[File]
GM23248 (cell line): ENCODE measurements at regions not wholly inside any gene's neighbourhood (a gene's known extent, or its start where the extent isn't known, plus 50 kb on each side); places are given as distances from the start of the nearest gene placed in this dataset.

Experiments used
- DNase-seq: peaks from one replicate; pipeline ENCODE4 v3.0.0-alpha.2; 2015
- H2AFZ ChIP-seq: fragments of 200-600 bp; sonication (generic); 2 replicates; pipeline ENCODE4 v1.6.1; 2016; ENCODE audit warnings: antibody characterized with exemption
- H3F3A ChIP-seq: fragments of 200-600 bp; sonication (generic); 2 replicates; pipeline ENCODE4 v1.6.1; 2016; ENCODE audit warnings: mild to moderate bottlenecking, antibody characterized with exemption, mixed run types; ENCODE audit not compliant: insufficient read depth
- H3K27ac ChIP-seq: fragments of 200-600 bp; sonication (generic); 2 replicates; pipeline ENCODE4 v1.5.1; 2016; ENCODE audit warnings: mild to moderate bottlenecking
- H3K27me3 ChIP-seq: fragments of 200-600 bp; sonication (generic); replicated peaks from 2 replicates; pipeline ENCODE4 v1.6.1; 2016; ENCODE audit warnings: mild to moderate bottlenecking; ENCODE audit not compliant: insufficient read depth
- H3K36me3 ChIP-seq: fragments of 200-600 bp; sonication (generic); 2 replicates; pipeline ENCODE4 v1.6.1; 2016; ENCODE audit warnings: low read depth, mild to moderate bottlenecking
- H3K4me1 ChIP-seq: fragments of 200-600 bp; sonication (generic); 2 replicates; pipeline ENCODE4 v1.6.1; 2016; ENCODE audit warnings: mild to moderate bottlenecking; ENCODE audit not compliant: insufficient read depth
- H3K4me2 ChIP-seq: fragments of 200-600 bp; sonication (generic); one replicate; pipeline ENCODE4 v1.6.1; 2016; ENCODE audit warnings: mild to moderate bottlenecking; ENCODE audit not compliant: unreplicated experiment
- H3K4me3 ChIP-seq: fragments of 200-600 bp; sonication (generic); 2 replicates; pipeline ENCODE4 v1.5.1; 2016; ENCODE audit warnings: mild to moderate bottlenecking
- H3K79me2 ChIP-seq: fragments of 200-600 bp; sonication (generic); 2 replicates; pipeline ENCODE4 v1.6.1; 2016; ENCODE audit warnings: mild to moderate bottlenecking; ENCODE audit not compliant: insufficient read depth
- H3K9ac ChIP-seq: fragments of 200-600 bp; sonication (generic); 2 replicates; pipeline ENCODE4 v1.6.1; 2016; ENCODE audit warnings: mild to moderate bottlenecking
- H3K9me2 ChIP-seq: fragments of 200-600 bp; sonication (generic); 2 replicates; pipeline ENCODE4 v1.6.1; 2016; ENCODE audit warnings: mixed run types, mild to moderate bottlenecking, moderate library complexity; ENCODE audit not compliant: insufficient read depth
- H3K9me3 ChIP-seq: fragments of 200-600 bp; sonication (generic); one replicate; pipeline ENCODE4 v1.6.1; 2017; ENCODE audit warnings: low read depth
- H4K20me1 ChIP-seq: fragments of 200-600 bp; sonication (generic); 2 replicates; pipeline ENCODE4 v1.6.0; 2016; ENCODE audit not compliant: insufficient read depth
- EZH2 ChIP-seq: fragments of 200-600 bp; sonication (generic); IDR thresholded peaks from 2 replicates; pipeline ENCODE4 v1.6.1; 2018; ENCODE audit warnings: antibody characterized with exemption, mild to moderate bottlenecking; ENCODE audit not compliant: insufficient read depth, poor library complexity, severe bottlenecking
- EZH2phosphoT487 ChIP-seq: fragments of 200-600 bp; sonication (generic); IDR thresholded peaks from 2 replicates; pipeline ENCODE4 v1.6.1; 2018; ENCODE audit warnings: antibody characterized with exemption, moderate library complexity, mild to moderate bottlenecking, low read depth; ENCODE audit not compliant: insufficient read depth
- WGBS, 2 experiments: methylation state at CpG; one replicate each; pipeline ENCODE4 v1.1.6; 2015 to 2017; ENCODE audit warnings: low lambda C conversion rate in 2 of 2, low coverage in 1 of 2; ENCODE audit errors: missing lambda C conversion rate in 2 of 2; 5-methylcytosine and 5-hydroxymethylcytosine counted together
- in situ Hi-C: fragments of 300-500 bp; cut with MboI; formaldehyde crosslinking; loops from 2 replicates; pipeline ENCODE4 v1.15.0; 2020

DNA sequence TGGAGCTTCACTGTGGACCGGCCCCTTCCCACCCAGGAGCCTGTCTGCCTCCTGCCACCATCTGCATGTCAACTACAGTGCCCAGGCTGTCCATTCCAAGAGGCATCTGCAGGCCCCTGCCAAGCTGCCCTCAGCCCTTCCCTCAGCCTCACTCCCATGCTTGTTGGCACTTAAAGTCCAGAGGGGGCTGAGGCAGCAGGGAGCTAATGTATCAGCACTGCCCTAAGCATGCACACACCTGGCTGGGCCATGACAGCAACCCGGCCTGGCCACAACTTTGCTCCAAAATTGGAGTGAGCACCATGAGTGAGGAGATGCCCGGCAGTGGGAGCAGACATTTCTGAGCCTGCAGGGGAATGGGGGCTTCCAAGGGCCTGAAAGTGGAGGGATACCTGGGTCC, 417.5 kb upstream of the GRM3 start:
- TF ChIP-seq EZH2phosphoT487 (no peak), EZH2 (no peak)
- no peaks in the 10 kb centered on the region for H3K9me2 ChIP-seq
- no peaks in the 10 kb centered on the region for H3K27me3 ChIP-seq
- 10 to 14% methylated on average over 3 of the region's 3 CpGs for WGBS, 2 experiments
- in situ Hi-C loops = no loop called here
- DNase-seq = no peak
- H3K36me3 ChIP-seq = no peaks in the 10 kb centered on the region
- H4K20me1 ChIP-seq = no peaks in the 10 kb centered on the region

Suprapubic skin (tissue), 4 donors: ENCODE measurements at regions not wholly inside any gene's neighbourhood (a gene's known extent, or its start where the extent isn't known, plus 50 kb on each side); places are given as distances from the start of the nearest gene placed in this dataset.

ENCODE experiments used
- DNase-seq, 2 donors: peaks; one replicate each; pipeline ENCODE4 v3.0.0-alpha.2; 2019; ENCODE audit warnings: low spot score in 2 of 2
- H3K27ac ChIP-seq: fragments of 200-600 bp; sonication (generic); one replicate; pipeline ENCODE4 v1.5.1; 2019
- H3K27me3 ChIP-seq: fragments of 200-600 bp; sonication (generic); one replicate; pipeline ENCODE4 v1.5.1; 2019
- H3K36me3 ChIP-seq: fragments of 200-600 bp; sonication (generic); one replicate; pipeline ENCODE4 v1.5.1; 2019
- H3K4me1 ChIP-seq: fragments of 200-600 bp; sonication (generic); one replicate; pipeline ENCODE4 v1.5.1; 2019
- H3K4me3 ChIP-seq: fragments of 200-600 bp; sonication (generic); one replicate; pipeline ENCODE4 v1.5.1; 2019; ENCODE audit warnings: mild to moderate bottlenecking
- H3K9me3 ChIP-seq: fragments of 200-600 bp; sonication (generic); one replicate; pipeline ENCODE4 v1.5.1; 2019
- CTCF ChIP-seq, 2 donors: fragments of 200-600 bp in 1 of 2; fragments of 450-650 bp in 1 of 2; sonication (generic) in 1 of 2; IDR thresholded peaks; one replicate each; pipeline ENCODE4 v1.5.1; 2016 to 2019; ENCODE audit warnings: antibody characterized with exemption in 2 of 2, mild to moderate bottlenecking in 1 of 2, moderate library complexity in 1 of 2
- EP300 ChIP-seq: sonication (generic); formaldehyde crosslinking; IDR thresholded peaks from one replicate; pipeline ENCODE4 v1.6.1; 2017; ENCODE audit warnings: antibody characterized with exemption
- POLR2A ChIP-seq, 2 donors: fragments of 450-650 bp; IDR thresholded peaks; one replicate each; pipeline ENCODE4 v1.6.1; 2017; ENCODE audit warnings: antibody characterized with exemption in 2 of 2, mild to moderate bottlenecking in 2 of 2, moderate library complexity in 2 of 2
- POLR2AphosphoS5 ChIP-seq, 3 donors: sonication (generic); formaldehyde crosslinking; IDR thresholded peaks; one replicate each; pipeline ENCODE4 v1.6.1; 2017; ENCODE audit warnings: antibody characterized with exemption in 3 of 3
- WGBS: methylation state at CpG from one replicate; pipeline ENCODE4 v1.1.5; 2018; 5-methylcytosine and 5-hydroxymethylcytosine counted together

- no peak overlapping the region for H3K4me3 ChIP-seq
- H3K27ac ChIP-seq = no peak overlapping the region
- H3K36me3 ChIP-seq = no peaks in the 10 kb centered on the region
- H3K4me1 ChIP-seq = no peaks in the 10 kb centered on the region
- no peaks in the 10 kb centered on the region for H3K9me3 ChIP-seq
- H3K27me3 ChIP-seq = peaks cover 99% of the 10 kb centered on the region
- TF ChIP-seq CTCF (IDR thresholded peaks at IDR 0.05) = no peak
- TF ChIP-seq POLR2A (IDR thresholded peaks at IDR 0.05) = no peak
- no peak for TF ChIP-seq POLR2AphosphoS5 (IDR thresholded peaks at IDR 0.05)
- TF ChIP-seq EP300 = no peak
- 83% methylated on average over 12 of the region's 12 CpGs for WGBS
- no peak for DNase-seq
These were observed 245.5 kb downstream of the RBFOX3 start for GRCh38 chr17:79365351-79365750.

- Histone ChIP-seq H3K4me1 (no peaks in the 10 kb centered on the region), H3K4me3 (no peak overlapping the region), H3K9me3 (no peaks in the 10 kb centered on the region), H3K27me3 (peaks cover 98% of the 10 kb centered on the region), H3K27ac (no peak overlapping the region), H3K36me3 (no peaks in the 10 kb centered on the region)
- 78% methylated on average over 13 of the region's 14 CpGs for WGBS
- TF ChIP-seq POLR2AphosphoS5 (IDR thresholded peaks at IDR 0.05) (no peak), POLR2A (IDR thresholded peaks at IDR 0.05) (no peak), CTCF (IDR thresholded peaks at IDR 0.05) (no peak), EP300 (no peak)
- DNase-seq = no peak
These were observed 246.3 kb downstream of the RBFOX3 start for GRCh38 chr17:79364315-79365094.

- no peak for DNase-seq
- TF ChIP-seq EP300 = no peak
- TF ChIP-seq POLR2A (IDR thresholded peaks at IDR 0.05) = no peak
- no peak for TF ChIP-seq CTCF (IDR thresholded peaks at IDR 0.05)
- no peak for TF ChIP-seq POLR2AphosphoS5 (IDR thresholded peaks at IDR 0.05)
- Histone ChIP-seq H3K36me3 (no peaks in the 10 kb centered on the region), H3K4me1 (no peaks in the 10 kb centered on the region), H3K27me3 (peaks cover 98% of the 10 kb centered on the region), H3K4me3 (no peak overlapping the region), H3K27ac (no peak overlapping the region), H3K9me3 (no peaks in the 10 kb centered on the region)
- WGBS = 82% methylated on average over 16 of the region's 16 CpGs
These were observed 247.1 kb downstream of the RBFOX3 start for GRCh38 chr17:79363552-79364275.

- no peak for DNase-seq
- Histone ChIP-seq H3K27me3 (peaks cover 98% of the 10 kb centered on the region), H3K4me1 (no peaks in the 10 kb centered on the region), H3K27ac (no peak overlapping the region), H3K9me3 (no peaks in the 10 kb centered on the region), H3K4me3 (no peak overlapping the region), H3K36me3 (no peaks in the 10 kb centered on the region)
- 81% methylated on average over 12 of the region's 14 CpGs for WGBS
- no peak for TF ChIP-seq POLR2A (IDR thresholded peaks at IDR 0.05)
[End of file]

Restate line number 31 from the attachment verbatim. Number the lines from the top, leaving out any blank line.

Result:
ENCODE experiments used